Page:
BACKGROUND. Pigmented neoplasms are extremely rare in the pancreas, and, when black pigment is identified, it often suggests the diagnosis of metastatic melanoma. The authors describe two patients with pigmented "black" neuroendocrine tumors of the pancreas. One patient had an incidental (0.5 cm) finding, and the second patient had a well-demarcated, 4.5-cm mass identified by computerized tomography that was consistent with an islet cell tumor. METHODS. The two neoplasms were resected surgically and studied by light microscopy using hematoxylin and eosin (H&E), Fontana-Masson, and iron stains. The neoplasms were examined immunohistochemically, and ultrastructural analysis was performed. RESULTS. H&E stains revealed nests of well-differentiated cells with small, round, centrally placed nuclei. The cytoplasm of the neoplastic cells was pink and granular and contained abundant brown-black pigment. Angiolymphatic and perineural invasion were identified in the larger neoplasm. Both neoplasms demonstrated a positive reaction with a Fontana-Masson stain, which was susceptible to bleaching, and a negative reaction to an iron stain. Immunohistochemical stains showed that neoplastic cells expressed chromogranin and synaptophysin but did not express HMB-45, S-100 protein, glucagon, or insulin. Ultrastructural examination revealed regular neurosecretory granules (100-150 nm) and large, irregularly shaped, electron-dense granules with small lipid inclusions consistent with lipofuscin. CONCLUSIONS. These pigmented pancreatic neoplasms are similar histologically and radiographically to the "black adenoma" of the adrenal gland. It is important to recognize these tumors, because they may mimic metastatic melanoma.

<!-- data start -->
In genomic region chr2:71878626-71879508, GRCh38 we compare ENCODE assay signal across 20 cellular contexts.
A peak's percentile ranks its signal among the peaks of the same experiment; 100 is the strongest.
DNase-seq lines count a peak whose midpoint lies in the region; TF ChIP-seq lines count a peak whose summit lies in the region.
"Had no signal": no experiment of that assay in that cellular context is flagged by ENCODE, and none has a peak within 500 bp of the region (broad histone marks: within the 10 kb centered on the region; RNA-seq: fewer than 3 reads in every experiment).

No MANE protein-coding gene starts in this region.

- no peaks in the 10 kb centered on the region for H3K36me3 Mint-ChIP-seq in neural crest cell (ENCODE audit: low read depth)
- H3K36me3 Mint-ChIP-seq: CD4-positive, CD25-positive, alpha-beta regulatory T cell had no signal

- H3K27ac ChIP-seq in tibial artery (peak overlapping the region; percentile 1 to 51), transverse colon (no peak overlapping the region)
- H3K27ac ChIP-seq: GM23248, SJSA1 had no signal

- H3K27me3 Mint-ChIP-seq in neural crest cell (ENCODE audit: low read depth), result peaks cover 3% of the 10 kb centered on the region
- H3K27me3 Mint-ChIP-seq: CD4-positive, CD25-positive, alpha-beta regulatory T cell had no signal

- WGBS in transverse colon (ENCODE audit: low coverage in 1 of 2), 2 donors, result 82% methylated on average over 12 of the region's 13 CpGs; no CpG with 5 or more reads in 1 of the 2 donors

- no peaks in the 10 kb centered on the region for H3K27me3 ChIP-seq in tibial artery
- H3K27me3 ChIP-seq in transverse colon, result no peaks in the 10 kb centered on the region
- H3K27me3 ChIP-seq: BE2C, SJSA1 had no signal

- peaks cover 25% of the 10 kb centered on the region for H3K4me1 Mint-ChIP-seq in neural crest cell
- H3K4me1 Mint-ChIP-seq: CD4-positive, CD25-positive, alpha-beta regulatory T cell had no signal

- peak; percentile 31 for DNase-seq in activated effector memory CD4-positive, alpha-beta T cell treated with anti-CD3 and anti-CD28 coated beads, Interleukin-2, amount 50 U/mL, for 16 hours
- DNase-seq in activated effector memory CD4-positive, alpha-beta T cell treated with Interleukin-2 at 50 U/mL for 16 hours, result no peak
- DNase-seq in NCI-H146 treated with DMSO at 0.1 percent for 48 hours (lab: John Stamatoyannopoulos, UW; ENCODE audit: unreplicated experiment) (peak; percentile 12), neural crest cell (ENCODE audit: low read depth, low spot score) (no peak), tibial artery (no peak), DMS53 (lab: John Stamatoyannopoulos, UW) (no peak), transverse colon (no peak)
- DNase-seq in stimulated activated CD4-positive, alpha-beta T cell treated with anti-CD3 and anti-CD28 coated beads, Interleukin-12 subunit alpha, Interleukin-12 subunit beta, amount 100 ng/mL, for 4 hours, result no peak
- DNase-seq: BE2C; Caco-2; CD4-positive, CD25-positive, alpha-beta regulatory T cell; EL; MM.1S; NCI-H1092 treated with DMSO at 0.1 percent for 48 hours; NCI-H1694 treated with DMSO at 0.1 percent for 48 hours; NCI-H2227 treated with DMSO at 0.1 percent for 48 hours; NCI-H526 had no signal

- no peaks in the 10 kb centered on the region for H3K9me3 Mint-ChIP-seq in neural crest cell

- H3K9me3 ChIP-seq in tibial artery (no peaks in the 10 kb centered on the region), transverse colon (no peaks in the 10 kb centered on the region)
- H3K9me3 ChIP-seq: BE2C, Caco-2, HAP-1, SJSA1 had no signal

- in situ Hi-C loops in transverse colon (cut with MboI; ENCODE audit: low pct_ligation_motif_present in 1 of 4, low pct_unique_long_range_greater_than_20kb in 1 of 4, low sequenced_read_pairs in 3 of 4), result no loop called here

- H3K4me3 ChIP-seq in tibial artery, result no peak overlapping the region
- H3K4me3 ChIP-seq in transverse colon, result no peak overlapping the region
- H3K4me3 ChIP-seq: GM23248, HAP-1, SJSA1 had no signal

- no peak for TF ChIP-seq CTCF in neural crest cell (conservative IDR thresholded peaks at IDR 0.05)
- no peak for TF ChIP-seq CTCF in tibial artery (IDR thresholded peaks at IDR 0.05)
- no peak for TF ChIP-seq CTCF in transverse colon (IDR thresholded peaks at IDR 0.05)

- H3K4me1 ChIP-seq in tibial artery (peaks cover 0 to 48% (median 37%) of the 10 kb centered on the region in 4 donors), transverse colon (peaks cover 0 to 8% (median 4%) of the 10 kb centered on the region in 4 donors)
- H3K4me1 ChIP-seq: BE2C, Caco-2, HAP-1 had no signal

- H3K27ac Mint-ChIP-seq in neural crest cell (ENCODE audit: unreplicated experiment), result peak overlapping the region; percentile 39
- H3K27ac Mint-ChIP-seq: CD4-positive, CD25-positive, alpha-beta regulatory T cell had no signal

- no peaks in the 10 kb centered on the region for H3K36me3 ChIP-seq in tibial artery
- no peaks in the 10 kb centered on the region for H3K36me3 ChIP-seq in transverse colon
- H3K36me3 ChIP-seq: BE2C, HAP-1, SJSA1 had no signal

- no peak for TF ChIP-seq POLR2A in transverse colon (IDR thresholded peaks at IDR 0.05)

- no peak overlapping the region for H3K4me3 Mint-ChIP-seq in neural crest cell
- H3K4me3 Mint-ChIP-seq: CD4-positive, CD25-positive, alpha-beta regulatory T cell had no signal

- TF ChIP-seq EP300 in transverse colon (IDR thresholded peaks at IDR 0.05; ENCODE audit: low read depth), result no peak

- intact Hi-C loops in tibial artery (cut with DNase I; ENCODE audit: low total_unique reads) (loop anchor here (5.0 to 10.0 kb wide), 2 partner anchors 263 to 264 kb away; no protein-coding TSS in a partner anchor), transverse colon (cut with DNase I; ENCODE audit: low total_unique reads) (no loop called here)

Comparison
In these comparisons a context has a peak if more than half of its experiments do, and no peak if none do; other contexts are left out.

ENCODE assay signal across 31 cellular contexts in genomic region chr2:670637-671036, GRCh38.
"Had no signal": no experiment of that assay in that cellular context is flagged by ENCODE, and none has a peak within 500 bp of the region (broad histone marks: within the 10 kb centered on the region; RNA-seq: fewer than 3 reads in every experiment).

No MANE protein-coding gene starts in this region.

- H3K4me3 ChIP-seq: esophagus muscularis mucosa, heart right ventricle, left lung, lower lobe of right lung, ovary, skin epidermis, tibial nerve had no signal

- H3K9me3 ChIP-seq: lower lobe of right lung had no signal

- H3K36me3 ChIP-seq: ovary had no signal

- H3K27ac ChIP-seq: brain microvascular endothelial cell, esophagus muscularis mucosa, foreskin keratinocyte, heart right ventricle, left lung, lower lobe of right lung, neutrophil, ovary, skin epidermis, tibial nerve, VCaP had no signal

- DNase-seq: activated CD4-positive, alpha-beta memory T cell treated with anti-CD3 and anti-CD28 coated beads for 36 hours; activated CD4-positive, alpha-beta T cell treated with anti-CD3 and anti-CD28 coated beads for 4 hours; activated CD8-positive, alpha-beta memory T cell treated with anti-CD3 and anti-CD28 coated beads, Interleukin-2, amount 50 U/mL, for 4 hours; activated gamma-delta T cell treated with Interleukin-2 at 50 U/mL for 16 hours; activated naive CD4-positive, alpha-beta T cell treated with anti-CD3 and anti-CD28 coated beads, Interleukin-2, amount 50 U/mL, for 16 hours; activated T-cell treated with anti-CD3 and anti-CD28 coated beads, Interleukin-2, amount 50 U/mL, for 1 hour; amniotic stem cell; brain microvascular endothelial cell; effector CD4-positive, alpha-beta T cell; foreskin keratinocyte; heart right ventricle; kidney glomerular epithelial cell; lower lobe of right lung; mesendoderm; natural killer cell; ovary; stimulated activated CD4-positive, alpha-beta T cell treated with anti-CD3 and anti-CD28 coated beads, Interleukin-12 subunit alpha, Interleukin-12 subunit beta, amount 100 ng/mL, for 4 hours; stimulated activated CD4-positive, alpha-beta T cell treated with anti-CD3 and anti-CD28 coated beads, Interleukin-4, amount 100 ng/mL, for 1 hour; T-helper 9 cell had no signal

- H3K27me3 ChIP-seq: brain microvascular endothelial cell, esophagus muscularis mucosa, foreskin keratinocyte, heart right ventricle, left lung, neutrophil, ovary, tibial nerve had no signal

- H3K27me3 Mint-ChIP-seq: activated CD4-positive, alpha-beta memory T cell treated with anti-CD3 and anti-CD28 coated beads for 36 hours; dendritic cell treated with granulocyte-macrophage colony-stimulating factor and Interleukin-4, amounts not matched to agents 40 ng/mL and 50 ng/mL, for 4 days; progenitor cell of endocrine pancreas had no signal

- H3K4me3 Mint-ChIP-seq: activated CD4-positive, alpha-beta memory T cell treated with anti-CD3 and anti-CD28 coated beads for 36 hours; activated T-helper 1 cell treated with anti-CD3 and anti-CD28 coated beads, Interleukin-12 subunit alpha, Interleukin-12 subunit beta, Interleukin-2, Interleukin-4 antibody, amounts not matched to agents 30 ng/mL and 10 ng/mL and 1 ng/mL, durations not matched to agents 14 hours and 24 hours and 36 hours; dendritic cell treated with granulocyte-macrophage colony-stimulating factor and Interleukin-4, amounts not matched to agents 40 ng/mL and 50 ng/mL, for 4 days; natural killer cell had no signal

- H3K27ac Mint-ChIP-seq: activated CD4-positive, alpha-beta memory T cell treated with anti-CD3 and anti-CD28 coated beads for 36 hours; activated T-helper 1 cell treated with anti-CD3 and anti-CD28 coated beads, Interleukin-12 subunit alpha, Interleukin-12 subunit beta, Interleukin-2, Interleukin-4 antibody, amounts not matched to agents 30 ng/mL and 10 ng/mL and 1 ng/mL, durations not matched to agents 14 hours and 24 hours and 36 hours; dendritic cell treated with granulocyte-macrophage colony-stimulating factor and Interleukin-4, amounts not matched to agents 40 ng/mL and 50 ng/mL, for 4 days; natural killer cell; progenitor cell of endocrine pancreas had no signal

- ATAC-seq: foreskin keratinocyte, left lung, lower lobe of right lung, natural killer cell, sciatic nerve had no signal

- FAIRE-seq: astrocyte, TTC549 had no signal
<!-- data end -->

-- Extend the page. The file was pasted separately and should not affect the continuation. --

|Original language||English (US)|
|Number of pages||8|
|State||Published - Oct 1 2001|
ASJC Scopus subject areas
- Cancer Research